I had to repeat this process a few times as I could not build it exactly right in my initial attempts.
I tried building the main branch, development branch and the stable branch. Anticipating several configuration and installation problems, I started off my installations on a Virtual Machine (Single core, 3 GB Ram, Lubuntu 18.04 LTS).
Picking the right branch
The stable branch has not had any commits merged for over two years, and it did not build correctly on ubuntu 18.04. The development branch was having PRs merged nearly everyday, so it seemed a little too volatile to touch. The very first time I built the main branch, it did not build correctly. I had to change some paths in the
cmake.txt file, and symlink some directories to the right places where the installer was expecting them. Some dependencies mentioned in the readme were also outdated and those packages either didn’t exist in current repositories, or were replaced with newer packages.
After building Robocomp, I was told I need AGM running correctly to run the conversational agent. Installing the prerequisite packages and then running the dependencies installation worked well, and AGM was installed correctly with no problems.
I finally cloned the robocomp-viriato repo, to build the conversational agent. This was the hardest part, even with all suggested dependencies installed, and paths configured, I couldn’t get it running. I would have everything that was required, but for some reason some file would always not be in its location. My fix to every such problem was a symlink :man_shrugging: . I ended up with over 50 symlinks.
After a few more attempts at cleaning up, starting with a clean system from scratch, and reinstalling robocomp-viriato, I could launch the deployment file.
Next I had to launch the components:
Human Observer Agent
Launching mission and setting the plan would always take very long and crash everything. I realised that my 3 GB single-core VM was extremely underpowered for these tasks. Running the first few components would push RAM usage to 100% in no time. I had grossly underestimated the system requirements.
Into the future
One of the most important reasons why I chose to install on a VM is the ability to easily start fresh, which could also have been done in a virtual environment, but since none of the tutorials suggest using a virtual environment, I never leaned toward that option.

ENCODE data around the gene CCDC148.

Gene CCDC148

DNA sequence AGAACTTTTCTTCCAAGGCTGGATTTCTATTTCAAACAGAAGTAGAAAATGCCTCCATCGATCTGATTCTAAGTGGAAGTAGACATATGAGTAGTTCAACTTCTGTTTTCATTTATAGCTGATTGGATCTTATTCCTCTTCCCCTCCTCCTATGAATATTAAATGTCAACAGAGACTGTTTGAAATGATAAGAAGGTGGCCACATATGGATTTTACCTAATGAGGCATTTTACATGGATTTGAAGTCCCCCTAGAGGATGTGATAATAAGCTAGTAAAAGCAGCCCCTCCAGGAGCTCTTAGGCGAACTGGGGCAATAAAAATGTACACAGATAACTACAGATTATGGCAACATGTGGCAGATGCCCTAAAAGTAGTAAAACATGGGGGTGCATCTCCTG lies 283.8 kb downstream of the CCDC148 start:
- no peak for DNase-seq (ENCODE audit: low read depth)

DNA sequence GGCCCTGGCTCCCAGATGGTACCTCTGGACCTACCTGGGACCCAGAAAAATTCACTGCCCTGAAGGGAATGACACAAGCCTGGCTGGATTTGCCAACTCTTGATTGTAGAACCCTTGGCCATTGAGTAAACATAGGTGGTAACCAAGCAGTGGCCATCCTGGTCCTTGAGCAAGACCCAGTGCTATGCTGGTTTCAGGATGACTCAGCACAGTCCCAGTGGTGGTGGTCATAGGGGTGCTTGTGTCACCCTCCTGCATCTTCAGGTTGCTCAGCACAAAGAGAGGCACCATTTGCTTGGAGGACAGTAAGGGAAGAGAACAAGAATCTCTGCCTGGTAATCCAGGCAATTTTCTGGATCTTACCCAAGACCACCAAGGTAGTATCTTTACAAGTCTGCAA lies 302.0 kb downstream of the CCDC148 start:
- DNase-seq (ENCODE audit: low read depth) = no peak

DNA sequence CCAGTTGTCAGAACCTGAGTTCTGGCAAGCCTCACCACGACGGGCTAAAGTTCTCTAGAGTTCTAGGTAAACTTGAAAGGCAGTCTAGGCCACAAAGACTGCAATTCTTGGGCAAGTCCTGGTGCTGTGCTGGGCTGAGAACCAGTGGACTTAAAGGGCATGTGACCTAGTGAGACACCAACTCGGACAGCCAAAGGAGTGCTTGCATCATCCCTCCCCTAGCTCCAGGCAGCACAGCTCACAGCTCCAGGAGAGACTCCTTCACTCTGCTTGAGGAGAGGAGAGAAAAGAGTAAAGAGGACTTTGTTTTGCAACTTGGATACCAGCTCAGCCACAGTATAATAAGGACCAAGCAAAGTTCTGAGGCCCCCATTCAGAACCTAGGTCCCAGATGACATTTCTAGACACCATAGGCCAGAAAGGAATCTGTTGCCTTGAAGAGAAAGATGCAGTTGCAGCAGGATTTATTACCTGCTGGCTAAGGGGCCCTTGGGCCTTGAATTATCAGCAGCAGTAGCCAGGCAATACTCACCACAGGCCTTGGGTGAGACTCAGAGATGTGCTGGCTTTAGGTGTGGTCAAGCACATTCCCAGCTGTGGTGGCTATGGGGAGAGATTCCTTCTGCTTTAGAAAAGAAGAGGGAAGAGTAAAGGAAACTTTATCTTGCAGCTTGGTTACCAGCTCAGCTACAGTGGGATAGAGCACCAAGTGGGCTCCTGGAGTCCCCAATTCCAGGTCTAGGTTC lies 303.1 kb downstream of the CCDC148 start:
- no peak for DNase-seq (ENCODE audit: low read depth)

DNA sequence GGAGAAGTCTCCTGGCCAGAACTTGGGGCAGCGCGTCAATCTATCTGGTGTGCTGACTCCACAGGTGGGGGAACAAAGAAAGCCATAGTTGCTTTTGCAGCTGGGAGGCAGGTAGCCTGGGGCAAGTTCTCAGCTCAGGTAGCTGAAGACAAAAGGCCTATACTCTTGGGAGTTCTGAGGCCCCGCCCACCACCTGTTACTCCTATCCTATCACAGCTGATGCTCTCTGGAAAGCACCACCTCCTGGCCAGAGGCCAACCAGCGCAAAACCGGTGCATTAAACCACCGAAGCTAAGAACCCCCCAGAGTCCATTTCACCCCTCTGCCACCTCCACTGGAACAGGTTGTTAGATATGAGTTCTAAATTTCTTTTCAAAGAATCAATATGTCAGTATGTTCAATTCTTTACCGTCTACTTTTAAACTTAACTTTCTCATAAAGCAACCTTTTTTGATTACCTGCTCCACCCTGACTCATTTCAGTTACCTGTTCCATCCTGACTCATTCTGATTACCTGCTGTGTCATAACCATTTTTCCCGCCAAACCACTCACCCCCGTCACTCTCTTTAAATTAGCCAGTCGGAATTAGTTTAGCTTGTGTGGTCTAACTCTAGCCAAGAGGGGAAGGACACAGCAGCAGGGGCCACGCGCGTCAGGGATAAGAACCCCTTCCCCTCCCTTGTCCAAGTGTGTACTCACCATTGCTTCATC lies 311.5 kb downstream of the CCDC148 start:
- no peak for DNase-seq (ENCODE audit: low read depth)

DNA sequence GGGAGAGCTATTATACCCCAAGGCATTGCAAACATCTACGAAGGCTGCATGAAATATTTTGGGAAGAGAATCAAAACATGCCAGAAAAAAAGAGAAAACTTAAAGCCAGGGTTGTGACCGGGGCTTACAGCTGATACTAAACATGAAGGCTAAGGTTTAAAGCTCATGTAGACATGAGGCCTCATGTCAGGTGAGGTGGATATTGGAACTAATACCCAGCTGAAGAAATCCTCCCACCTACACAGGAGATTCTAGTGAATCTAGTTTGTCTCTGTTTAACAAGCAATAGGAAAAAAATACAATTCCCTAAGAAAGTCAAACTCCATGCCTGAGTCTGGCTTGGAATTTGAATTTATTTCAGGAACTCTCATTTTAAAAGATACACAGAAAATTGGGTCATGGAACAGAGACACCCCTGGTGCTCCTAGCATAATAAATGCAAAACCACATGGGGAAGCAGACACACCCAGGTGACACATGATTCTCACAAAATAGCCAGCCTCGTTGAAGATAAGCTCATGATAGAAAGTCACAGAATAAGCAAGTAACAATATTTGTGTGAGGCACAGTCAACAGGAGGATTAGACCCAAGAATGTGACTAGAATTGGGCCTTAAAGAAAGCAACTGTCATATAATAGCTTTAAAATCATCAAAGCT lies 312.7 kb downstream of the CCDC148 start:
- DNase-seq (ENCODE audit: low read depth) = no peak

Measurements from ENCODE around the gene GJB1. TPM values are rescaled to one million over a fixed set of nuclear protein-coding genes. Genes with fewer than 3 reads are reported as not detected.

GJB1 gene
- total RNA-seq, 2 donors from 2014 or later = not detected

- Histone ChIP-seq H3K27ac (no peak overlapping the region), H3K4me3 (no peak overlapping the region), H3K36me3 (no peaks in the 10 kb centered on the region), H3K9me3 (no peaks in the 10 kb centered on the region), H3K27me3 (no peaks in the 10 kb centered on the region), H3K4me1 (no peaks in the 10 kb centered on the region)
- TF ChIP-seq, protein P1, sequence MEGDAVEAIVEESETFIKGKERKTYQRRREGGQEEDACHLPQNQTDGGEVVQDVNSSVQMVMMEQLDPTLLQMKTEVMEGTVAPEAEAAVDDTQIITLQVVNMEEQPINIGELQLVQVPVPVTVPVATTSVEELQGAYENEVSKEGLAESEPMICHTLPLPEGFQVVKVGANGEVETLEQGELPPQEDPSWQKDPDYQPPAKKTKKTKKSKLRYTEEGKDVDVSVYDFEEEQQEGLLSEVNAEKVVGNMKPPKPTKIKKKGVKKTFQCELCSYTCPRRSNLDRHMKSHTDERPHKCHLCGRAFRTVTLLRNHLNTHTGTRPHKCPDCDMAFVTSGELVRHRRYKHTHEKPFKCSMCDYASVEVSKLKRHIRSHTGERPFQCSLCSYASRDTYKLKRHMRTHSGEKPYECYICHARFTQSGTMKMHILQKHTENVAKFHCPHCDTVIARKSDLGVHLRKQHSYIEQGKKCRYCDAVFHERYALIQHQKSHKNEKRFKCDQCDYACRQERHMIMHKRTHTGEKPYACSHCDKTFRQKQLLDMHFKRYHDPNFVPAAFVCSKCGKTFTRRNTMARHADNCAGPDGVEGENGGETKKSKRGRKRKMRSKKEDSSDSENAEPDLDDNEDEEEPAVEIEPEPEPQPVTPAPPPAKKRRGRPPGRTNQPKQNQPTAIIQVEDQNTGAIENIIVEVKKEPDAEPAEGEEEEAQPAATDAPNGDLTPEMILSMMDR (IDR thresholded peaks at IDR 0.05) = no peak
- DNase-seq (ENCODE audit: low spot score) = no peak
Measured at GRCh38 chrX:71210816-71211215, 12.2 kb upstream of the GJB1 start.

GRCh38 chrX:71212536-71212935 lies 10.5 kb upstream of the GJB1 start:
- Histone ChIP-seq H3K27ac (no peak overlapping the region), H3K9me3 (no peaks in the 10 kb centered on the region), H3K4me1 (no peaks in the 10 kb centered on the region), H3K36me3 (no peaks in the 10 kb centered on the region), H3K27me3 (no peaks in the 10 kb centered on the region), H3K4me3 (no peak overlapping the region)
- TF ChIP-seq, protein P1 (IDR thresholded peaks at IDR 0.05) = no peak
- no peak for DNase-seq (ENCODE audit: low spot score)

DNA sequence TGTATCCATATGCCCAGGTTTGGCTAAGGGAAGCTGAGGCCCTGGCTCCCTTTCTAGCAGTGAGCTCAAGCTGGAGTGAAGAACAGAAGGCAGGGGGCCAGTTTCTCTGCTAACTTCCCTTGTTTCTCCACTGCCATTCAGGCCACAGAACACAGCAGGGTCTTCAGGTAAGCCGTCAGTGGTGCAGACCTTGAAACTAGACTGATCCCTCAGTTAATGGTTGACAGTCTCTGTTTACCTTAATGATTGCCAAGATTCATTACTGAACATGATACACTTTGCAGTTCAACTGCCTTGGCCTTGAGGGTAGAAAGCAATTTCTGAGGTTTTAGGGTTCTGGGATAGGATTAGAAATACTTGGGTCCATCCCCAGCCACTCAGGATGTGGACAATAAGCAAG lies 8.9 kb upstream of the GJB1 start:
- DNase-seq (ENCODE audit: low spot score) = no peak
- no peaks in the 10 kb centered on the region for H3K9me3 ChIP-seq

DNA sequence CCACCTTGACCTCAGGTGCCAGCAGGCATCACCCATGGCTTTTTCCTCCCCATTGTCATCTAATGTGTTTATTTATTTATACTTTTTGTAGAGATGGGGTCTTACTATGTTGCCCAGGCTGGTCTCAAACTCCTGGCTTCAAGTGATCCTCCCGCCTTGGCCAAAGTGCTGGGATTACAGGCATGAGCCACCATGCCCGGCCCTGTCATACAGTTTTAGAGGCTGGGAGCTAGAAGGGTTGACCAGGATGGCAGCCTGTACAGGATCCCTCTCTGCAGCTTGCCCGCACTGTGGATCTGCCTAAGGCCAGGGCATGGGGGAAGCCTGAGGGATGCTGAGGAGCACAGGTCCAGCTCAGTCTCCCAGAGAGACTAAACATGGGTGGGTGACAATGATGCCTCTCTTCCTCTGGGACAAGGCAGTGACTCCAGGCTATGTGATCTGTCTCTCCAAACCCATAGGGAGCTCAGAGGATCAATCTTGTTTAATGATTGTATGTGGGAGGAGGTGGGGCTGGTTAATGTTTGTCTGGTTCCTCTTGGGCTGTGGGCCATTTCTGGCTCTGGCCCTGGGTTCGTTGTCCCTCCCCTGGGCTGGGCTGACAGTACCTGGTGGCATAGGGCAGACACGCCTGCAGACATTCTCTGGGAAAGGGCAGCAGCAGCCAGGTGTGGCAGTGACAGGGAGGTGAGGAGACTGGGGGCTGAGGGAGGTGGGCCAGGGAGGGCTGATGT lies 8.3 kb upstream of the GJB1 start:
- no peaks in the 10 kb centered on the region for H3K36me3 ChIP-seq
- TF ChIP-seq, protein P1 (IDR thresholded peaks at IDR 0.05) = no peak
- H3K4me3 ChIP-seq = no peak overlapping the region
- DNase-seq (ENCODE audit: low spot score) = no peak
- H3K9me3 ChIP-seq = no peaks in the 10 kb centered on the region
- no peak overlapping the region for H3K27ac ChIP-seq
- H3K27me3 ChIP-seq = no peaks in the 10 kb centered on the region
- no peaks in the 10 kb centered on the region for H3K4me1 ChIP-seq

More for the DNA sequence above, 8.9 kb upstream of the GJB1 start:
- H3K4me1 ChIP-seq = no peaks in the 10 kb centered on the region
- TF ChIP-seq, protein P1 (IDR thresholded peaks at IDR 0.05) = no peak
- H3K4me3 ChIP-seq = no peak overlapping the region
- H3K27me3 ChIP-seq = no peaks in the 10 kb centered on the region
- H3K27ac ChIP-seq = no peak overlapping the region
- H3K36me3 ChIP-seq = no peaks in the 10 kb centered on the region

It was time to start all over again. This time I dual-booted Ubuntu Budgie 20.04 LTS. Now the components have 8 GB RAM and 2 cores to run themselves. Some steps into Robocomp’s installation I realised some of the versions of dependencies I needed did not exist in Ubuntu’s 20.04 LTS repositories, but did exist in 18.04 repos. That is how I finally ended up with an installation of Ubuntu Budgie 18.04 LTS.
From my installation experience, I learned it would make things a lot smoother if I set my username to robocomp. And it did! The installation was completely smooth until I had to reinstall AGM.
By the time I was doing this, AGM was already being ported to python3, probably as a part of another GSoC’21 project. And it was halfway there. Trying several fixes and installing the dependencies mentioned in errors did not work. So I decided to use the last stable version. I finally picked the correct point in the repositories commit history, cloned that repo and installed AGM correctly.
After installing robocomp-viriato, mission would still continue to crash.
After consulting with my mentors, and some debugging, we realised that the wrong plan was being set. So I got an updated plan from my mentors, but that didn’t work either.
A little bit of cheating
What finally worked was what I should have done a long time ago. I requested from my mentor’s entire robocomp folder, with AGM and robocomp-viriato. This worked instantly. I could launch all components with no problems.
Spoiler: But this wasn’t the end of my config problems.
Understanding the plan and rasa server
Starting a conversation
The conversational agent, once up and running, is activated when the robot comes across an intent to start a conversation. So for the robot to start a conversation, we:
- Create a human
- Set mission
- Add a path-block event
This path block event is acknowledged by the conversational agent. A chat window appears, with a greeting from the robot.
The current conversational agent keeps listening for this intent, and once the chat needs to begin it sends a POST request to the RASA server. RASA server works on a request/response design. Client sends a message and the server responds. It is easy to find an immediate application for RASA in customer support chat bots.
The entire control of the current conversational agent is done by the file at:
Some important UI components this project focuses its new GUI on:
- The component that shows status of, and turns RASA server and RASA actions server on and off. It runs a shell script to do perform these actions.
RASA dialog box lets you run a few more rasa shell actions. These simply open a new gnome-terminal and run a script.
Also note: These fail if there is no gnome-terminal installed.
- Finally, the chat window. It auto - appears when a block is detected, and starts a conversation. If you click on close window, sometime in the next 15 seconds, it will re-appear (that is the delay set in an infinite check loop).
So once I create my GUI, next task would be to start replacing these components, and sending appropriate data to the new conversational agent.